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Beer Geek
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Discussion Starter #1 (Edited)
Just drove it home today. It is an evolution of the high mileage/ stock drive train solution Groucho came up with over a year ago. The goal is to pick up as much handling agility as possible while giving up only a tiny little bit of ride comfort.

basic Groucho recipe:
stock GM springs
every bushing in the Pedder's catalog
Hotchkis bars
Koni yellows set to medium
18" wheels
good tires

There is a very thoughtful write up here:
http://www.ls1gto.com/forums/showthread.php?t=74410 . I have driven that car three times at least, at approximately 15k, 20k, and 30k miles after the upgrade. Not only does it handle better than stock, it lasts better than stock. The combination works very well with front cambers at -2.5°, and at 0.0°. Intermediate camber settings should be quite pleasing as well.

Not one to leave well enough alone, I started with a set of takeoff springs from a donor car with about 2,000 miles on it. With Herb Adam's Chassis Engineering (c. 1993, HP Books, NYC) open in one hand and an entry level 12 ton shop press I finished with ride heights of 597mm on three corners with 603mm on the left rear.

I had the major Pedder's bushings put in about 20k miles ago. AFAIK every bushing under the car today is either HKS or Pedder's, with the exception of the stuff on the rear toe rods Pedder's doesn't have in the catalog yet.

The Hotchkis bars I got, medium front, medium firm rear, I think seven coats of Zaino after two passes with the clay bar.

I was going to go with the Yellow Konis, really I was. One fact and three factors lead me to explore other avenues. The fact is the GTO is a 4000# car on 245mm tires. As a high mileage interstate guy, going to a staggered setup with 275mm rears and 245mm fronts costs me the ability to rotate, not good. The front Koni inserts actually fit inside what used to be the cylinder of the OE strut, I don't really need adjustable if the part is what I want out of the box, and Konis are a lot of money.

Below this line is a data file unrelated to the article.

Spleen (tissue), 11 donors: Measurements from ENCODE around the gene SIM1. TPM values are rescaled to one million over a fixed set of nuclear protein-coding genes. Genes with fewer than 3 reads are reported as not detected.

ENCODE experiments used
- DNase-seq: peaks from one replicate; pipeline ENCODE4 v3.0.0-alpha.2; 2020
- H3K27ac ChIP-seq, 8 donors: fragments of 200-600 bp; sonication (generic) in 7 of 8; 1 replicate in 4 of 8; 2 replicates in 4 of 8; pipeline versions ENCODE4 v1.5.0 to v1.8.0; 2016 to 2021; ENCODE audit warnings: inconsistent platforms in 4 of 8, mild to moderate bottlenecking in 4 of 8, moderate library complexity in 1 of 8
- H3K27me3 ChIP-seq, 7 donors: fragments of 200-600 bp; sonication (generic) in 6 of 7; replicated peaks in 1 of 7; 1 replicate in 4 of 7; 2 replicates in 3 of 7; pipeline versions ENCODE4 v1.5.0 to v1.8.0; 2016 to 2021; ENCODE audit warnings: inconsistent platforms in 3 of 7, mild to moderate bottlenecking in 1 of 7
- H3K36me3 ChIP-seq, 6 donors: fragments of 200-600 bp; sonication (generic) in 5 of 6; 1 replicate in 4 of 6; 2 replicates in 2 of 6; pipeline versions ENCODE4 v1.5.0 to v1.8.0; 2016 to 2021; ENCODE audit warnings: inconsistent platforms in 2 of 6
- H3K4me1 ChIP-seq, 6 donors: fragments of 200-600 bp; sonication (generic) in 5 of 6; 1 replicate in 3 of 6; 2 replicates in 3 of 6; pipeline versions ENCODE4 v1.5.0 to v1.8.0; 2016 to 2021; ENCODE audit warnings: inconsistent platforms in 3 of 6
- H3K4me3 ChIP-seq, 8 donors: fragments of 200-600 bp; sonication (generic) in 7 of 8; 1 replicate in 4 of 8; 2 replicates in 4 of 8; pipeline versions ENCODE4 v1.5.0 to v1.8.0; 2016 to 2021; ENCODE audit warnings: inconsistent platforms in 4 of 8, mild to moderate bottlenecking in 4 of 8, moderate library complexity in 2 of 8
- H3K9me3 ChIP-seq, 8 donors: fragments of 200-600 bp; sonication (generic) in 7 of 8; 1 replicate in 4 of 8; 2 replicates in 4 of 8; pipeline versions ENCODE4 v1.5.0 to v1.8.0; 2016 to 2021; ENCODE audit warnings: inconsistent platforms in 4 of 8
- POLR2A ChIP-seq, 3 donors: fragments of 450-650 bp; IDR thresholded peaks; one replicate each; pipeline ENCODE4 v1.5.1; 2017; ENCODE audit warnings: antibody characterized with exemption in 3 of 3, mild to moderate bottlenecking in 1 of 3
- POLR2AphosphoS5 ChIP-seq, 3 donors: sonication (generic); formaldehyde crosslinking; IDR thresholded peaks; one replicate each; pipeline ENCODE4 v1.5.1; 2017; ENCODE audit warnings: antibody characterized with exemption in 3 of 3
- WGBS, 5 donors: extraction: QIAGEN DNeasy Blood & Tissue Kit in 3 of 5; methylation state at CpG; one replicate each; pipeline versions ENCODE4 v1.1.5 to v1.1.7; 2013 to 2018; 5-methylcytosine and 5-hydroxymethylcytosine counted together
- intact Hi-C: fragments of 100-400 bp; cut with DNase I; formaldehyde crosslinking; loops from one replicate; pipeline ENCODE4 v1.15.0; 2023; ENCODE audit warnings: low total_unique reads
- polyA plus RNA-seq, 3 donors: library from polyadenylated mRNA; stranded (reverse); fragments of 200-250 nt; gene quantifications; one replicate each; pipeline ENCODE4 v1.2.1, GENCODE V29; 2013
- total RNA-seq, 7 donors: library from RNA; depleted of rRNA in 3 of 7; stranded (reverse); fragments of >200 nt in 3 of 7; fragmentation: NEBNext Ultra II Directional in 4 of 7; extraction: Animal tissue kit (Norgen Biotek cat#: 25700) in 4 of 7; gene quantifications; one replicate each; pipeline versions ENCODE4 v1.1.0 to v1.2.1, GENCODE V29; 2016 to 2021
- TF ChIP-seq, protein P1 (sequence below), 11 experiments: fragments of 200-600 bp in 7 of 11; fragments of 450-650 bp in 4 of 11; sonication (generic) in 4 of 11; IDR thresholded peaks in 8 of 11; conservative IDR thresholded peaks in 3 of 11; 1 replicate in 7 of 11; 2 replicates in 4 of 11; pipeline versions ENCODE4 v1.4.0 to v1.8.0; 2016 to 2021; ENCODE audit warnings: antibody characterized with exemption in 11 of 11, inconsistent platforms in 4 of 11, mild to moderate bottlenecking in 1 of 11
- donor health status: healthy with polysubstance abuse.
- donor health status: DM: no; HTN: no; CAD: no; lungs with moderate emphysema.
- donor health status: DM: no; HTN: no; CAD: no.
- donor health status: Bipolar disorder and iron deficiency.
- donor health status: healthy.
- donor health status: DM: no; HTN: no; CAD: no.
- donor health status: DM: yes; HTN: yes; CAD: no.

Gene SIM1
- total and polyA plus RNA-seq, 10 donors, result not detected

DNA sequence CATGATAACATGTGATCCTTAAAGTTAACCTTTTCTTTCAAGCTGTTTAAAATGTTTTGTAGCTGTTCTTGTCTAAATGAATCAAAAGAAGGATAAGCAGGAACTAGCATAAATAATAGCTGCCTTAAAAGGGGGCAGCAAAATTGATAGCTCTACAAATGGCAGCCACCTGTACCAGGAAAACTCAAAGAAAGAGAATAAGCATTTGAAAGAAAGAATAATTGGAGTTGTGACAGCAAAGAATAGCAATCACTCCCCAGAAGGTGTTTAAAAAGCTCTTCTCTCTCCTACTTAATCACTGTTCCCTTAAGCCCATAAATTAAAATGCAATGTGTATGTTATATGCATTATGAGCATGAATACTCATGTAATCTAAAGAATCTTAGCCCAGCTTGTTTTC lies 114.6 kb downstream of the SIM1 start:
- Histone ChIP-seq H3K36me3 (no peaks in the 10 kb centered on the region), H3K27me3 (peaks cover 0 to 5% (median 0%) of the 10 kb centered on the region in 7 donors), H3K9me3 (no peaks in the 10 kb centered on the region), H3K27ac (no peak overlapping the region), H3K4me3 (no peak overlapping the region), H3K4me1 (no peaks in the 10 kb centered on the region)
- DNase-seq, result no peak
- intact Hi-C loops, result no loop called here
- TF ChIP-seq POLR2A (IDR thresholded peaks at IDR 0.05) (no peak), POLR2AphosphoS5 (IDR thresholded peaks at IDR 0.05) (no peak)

I am going to digress a minute here. Getting to know this subject matter has been quite interesting. Rather than try to turn my goat into a 4000# pound ballerina, I am looking to get it done so I can pick up a 2000# car...

So we had that whole thing with the '06 struts going on, and I read up on the Comfort Gas some. 'Near the top of the critical damping scale for OE springs' is about exactly what I am looking for out of Koni Yellows, for about half the price, and the bore/piston diameter on the CGs is about the same as OE instead of smaller, so to provide the same compression damping the CG doesn't have to work as hard as the Yellow Koni... So I drop a PM to Frank Beck out of the blue, with a cornering mode and a bump mode question, and he tells me what I want to hear. Then I called up Mike White and order up a set of four Pedder's CGs, without ever taking a test ride on them.

I am riding on 17" rims with General Exclaims, but I won't need to crack the rear cradle to change those. And my BMR sub frame connectors are finally welded in, I bought those things 106 weeks ago.

So to the basic recipe I added SFCs and subbed Pedder's CG for Koni Yellow. The rear CGs are currently back ordered in North America, so I am on 'good' OE rear shocks for now.

I called Dick Guldstrand's shop a couple times (http://www.corvettethunder.com ). They have done two Los Angeles area goats, same recipe, both are excellent. And I found the shop labor rate. Guldstrand's has done two goats that I know of.

Round trip airfare (southwest, open/unrestricted) LA to Oakland is $254. Mike White has serviced a couple hundred goats, and done probably 50 major suspension upgrades. I decided to bet on the guy with more experience who was also going to cost me less money.

So I dropped the car off at Dublin Motor Sports, and got 'THE CALL' yesterday.

Some observations about which I am certain: